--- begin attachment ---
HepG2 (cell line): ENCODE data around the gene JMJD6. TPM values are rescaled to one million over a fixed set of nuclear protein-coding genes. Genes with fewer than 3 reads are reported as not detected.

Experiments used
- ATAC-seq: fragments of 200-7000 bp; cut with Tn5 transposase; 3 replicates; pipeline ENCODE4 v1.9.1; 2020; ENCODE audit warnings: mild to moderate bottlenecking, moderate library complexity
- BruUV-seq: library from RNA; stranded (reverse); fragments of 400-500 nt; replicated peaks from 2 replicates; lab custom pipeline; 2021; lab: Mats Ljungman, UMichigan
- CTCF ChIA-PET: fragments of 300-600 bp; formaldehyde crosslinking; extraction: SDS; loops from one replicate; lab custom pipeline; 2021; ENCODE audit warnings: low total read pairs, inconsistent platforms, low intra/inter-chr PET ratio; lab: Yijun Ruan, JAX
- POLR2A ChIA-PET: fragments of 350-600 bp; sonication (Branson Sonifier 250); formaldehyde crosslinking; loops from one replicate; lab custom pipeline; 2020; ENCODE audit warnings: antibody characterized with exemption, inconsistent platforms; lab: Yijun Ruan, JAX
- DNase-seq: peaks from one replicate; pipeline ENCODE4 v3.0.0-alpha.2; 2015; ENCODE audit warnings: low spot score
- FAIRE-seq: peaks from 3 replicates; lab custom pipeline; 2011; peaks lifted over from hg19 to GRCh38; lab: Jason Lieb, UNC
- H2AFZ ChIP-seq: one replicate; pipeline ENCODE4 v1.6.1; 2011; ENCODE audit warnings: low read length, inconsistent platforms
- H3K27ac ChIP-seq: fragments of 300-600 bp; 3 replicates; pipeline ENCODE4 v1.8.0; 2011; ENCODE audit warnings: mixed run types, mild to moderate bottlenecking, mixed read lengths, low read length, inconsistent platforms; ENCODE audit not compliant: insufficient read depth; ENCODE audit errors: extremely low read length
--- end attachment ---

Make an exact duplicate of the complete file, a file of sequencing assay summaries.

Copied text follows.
HepG2 (cell line): ENCODE data around the gene JMJD6. TPM values are rescaled to one million over a fixed set of nuclear protein-coding genes. Genes with fewer than 3 reads are reported as not detected.

Experiments used
- ATAC-seq: fragments of 200-7000 bp; cut with Tn5 transposase; 3 replicates; pipeline ENCODE4 v1.9.1; 2020; ENCODE audit warnings: mild to moderate bottlenecking, moderate library complexity
- BruUV-seq: library from RNA; stranded (reverse); fragments of 400-500 nt; replicated peaks from 2 replicates; lab custom pipeline; 2021; lab: Mats Ljungman, UMichigan
- CTCF ChIA-PET: fragments of 300-600 bp; formaldehyde crosslinking; extraction: SDS; loops from one replicate; lab custom pipeline; 2021; ENCODE audit warnings: low total read pairs, inconsistent platforms, low intra/inter-chr PET ratio; lab: Yijun Ruan, JAX
- POLR2A ChIA-PET: fragments of 350-600 bp; sonication (Branson Sonifier 250); formaldehyde crosslinking; loops from one replicate; lab custom pipeline; 2020; ENCODE audit warnings: antibody characterized with exemption, inconsistent platforms; lab: Yijun Ruan, JAX
- DNase-seq: peaks from one replicate; pipeline ENCODE4 v3.0.0-alpha.2; 2015; ENCODE audit warnings: low spot score
- FAIRE-seq: peaks from 3 replicates; lab custom pipeline; 2011; peaks lifted over from hg19 to GRCh38; lab: Jason Lieb, UNC
- H2AFZ ChIP-seq: one replicate; pipeline ENCODE4 v1.6.1; 2011; ENCODE audit warnings: low read length, inconsistent platforms
- H3K27ac ChIP-seq: fragments of 300-600 bp; 3 replicates; pipeline ENCODE4 v1.8.0; 2011; ENCODE audit warnings: mixed run types, mild to moderate bottlenecking, mixed read lengths, low read length, inconsistent platforms; ENCODE audit not compliant: insufficient read depth; ENCODE audit errors: extremely low read length